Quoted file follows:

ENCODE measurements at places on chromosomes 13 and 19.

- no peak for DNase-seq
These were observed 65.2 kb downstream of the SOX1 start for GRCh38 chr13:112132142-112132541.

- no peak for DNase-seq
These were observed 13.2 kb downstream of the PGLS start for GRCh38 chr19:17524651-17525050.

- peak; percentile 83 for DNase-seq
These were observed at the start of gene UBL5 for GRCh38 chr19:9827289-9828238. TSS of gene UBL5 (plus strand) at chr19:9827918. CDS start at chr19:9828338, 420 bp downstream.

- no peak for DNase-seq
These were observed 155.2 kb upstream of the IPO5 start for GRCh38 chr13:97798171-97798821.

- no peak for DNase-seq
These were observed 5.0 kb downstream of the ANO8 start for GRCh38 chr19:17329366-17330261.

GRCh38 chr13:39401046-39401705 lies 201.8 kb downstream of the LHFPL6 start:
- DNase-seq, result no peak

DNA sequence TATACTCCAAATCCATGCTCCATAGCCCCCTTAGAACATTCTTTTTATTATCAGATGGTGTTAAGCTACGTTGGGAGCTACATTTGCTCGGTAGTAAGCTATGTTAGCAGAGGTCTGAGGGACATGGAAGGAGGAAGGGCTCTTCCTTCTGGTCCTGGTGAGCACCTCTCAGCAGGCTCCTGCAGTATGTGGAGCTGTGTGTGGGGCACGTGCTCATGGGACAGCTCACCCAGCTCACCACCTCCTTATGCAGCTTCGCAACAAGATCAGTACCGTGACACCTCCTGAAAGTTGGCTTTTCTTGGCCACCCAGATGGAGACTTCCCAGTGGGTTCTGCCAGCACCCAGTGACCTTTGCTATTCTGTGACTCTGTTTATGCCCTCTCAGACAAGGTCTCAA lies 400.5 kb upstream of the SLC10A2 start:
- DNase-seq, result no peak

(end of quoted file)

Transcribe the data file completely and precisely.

ENCODE measurements at places on chromosomes 13 and 19.

- no peak for DNase-seq
These were observed 65.2 kb downstream of the SOX1 start for GRCh38 chr13:112132142-112132541.

- no peak for DNase-seq
These were observed 13.2 kb downstream of the PGLS start for GRCh38 chr19:17524651-17525050.

- peak; percentile 83 for DNase-seq
These were observed at the start of gene UBL5 for GRCh38 chr19:9827289-9828238. TSS of gene UBL5 (plus strand) at chr19:9827918. CDS start at chr19:9828338, 420 bp downstream.

- no peak for DNase-seq
These were observed 155.2 kb upstream of the IPO5 start for GRCh38 chr13:97798171-97798821.

- no peak for DNase-seq
These were observed 5.0 kb downstream of the ANO8 start for GRCh38 chr19:17329366-17330261.

GRCh38 chr13:39401046-39401705 lies 201.8 kb downstream of the LHFPL6 start:
- DNase-seq, result no peak

DNA sequence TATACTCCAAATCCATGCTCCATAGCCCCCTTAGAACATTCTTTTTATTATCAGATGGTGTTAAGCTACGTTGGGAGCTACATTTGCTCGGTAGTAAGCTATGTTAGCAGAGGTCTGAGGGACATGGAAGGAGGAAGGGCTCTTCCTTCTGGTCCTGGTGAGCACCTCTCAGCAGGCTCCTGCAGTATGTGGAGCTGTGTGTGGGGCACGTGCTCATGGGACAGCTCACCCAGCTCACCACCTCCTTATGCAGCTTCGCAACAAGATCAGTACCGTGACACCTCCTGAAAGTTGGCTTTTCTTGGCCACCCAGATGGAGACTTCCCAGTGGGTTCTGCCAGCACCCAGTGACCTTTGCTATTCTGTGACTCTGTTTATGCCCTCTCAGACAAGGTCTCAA lies 400.5 kb upstream of the SLC10A2 start:
- DNase-seq, result no peak